There isn’t a lot to this game other than the story (or should I say stories), but it is captivating in a way most games can’t manage. It’s funny and full of wonder, but at the same time sad and filled with loss. Exploring the corridors and rooms of your twisted family home is also quite an adventure all by itself. The intricate level design, coupled with the almost obsessive attention to detail makes every minute of What Remains of Edith Finch feel new and fresh. What Remains of Edith Finch is my favorite narrative experience of the year, and if you love stories, it can probably be yours as well.
West of Loathing
Developer: Asymmetric Publications
Publisher: Asymmetric Publications
Tarradax: From the makers of Kingdom of Loathing comes a full-fledged turn-based RPG that gives our “Best RPGs of 2017” winners a run for their money. Sure, the graphics are as simple as can be – black and white stick figures (Colorblind Mode available in the options) with hand-drawn “simple” effects. But look past the graphics, and you’ll discover a deep RPG, full of meaningful player choice, humor and a vast world full of locations to explore.
With multiple endings, different and distinct classes, a variety of companions (and horses!) to choose from, a plethora of skills and special abilities, West of Loathing shows us that you don’t need fancy graphics or voiced dialogues to make a solid RPG. All you need is good writing and letting players mess with the world as they see fit. Quite a few other titles could learn from it, and I can’t wait for the sequel.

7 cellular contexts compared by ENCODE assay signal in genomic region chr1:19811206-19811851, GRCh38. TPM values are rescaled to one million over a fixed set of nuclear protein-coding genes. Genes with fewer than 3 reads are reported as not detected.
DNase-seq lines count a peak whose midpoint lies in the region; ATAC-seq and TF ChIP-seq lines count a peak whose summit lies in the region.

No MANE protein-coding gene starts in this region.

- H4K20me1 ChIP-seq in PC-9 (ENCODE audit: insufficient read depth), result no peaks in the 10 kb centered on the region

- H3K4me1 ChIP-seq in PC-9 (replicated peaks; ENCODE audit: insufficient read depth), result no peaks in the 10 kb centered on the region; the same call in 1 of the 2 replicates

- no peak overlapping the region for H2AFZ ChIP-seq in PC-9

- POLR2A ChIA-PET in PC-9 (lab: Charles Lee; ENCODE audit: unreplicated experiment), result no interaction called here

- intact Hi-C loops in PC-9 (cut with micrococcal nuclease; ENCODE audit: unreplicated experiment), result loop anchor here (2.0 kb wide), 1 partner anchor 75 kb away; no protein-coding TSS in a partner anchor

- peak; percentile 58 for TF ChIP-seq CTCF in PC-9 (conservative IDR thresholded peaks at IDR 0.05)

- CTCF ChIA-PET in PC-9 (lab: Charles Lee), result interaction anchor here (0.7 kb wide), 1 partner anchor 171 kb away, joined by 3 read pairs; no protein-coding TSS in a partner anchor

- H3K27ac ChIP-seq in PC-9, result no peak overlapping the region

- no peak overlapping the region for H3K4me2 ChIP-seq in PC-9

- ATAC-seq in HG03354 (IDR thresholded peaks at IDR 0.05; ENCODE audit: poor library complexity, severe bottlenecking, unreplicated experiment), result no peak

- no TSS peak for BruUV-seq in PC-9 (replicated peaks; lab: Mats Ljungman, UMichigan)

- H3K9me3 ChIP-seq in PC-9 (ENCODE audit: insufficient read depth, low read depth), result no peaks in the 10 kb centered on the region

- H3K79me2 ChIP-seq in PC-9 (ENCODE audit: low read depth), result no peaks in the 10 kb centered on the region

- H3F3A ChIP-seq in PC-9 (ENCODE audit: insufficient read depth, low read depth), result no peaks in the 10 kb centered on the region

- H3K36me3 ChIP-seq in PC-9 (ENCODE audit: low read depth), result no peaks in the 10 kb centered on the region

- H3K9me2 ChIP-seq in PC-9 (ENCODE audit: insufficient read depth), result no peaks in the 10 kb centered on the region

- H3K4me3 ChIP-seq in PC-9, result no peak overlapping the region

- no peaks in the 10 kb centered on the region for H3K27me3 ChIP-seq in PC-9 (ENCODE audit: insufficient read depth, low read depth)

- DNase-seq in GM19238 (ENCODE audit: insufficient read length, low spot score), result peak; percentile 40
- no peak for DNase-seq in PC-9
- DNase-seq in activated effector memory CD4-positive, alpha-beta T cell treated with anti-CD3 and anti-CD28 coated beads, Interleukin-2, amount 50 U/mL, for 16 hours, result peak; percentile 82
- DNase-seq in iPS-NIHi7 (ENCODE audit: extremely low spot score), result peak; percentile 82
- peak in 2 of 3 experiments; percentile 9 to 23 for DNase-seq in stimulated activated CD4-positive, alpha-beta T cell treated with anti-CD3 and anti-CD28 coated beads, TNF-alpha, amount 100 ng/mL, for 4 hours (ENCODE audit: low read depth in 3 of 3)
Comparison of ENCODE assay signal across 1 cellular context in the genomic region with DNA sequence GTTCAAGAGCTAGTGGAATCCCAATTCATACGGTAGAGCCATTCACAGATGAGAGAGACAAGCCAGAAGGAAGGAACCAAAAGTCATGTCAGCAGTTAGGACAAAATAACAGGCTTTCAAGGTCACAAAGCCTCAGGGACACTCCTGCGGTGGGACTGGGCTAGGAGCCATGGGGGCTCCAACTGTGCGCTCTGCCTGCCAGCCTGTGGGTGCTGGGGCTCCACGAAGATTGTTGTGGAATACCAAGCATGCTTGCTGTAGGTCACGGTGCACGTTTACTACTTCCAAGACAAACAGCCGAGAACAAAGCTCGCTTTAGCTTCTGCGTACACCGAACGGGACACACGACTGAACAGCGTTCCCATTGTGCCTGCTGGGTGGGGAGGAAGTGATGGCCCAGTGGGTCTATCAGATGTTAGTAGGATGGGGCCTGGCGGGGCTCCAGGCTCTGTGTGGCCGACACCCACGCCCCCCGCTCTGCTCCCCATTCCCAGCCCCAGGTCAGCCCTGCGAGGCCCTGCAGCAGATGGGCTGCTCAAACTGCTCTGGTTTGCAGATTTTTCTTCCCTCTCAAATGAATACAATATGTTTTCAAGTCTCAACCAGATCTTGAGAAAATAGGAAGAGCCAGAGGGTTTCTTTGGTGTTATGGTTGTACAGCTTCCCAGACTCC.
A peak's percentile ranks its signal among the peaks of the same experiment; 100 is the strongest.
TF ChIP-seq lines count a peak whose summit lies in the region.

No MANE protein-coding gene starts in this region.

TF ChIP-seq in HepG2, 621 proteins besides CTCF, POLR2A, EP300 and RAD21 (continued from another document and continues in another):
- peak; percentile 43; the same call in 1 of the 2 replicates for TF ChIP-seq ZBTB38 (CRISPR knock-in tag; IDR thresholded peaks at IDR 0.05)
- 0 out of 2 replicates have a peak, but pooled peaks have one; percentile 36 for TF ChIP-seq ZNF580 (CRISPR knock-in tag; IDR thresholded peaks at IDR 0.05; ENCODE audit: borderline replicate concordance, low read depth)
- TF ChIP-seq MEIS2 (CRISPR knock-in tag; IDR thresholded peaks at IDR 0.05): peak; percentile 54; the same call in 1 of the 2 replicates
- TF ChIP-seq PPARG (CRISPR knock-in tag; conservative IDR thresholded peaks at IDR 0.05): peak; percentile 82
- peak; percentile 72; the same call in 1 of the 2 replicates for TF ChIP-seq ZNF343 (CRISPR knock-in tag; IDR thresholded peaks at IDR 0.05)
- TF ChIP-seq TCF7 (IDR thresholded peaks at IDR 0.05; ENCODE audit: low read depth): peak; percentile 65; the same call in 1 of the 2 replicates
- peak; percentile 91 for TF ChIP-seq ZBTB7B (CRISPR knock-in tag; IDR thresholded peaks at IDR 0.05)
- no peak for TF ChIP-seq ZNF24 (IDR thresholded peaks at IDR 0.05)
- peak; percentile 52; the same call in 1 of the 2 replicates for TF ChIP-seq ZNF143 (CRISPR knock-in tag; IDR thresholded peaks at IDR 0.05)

Hellblade: Senua’s Sacrifice
Developer: Ninja Theory
Publisher: Ninja Theory
Platforms: PC, PlayStation 4
Guy Yuval: Hellblade: Senua’s Sacrifice proves that indie games can be just as cinematic and stunning as any AAA game. Developer Ninja Theory refers to their game as a “triple-A indie”, and I have to admit it’s a perfect description. Hellblade is beautiful, expertly written and dares to deal with a subject not a lot of games do – living with debilitating mental illness. True, most mentally ill people probably don’t go on epic quests into Hel in order to revive their lover, but Senua is special.
so special, in fact, that her character makes this entire game. Yes, there’s combat and some very light puzzle solving, but this is her story – and it’s a great one. Her actress, Melina Juergens (who never acted before) delivers a memorable performance that captivates the player from beginning to end. The game also manages to portray mental psychosis in both a believable and respectable way, which is a huge point in its favor. I’m not a big fan of Ninja Theory’s previous games, but Hellblade: Senua’s Sacrifice is an achievement worth celebrating.Some of our posts include links to online retail stores. We get a small cut if you buy something through one of our links. Don't worry, it doesn't cost you anything extra.